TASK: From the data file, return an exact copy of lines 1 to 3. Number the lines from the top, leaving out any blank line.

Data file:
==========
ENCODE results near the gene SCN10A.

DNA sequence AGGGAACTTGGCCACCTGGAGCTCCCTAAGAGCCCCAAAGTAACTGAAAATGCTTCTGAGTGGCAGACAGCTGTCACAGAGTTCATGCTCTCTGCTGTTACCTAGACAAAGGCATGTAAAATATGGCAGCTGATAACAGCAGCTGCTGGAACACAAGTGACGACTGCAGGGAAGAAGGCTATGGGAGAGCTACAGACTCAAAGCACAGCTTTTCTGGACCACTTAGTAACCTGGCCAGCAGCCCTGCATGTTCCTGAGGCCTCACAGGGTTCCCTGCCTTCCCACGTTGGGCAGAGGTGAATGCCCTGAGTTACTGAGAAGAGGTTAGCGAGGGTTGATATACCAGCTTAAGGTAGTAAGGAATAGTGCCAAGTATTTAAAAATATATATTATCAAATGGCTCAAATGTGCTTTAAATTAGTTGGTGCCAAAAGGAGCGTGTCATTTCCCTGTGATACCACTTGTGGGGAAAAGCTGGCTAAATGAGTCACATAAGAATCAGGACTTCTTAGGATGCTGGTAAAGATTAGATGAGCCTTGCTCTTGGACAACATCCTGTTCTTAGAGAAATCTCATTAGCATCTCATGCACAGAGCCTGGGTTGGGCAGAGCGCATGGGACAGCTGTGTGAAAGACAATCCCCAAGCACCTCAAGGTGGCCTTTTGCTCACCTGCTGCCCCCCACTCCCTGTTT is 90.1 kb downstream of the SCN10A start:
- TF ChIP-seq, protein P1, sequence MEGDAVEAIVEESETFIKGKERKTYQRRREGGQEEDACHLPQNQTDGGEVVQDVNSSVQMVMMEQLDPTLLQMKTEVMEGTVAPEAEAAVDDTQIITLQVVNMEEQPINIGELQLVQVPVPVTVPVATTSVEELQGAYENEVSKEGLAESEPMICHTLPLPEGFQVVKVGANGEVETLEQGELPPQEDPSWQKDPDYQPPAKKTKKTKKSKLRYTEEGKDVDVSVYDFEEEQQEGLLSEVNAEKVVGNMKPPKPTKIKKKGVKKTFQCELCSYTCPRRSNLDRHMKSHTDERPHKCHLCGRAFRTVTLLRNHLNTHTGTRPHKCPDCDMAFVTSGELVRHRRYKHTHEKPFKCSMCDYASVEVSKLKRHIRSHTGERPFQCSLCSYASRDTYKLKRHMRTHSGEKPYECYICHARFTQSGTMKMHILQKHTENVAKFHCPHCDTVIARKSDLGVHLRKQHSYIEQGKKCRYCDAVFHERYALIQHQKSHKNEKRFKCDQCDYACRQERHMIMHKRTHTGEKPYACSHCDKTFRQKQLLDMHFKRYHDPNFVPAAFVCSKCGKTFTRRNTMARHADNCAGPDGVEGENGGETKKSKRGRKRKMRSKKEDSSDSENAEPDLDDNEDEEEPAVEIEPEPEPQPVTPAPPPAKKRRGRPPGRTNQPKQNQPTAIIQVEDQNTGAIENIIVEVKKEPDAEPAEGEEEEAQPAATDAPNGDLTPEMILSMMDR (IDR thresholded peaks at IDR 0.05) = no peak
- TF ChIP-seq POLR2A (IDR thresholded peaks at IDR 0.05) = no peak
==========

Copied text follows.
ENCODE results near the gene SCN10A.

DNA sequence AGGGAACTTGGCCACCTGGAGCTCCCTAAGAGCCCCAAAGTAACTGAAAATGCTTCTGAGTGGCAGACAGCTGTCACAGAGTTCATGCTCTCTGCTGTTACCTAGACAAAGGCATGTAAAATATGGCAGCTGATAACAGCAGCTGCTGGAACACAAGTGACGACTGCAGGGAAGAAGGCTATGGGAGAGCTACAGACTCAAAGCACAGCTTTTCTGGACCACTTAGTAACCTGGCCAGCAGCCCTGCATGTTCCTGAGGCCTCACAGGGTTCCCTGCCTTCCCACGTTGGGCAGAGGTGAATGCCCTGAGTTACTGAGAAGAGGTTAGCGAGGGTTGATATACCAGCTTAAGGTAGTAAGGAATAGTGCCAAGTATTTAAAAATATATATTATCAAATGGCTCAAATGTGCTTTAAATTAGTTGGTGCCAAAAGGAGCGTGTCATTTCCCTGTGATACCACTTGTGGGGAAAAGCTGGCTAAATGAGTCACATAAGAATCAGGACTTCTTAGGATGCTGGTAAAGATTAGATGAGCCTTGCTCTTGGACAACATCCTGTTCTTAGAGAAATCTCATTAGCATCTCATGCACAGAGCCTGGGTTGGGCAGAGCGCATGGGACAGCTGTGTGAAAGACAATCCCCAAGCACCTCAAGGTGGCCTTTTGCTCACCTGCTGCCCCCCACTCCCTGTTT is 90.1 kb downstream of the SCN10A start:
- TF ChIP-seq, protein P1, sequence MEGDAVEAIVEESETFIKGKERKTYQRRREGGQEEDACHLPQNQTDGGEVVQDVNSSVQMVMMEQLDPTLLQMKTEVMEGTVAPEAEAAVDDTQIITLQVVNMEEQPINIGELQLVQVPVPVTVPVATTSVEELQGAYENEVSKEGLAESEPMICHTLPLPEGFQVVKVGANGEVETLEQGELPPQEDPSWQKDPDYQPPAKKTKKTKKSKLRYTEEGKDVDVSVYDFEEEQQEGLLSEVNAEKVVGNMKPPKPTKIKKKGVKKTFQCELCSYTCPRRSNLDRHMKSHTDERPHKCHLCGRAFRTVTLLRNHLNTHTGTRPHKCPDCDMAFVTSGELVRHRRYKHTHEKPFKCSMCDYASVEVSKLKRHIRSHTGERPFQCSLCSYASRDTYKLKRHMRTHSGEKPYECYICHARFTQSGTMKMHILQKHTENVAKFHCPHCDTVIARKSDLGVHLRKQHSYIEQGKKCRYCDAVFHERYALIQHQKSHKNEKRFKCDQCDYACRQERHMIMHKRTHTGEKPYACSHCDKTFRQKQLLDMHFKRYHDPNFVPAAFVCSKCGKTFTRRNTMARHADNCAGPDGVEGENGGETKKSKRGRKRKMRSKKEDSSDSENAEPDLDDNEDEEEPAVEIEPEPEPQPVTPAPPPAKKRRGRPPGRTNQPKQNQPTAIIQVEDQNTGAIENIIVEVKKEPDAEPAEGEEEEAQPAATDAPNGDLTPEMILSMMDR (IDR thresholded peaks at IDR 0.05) = no peak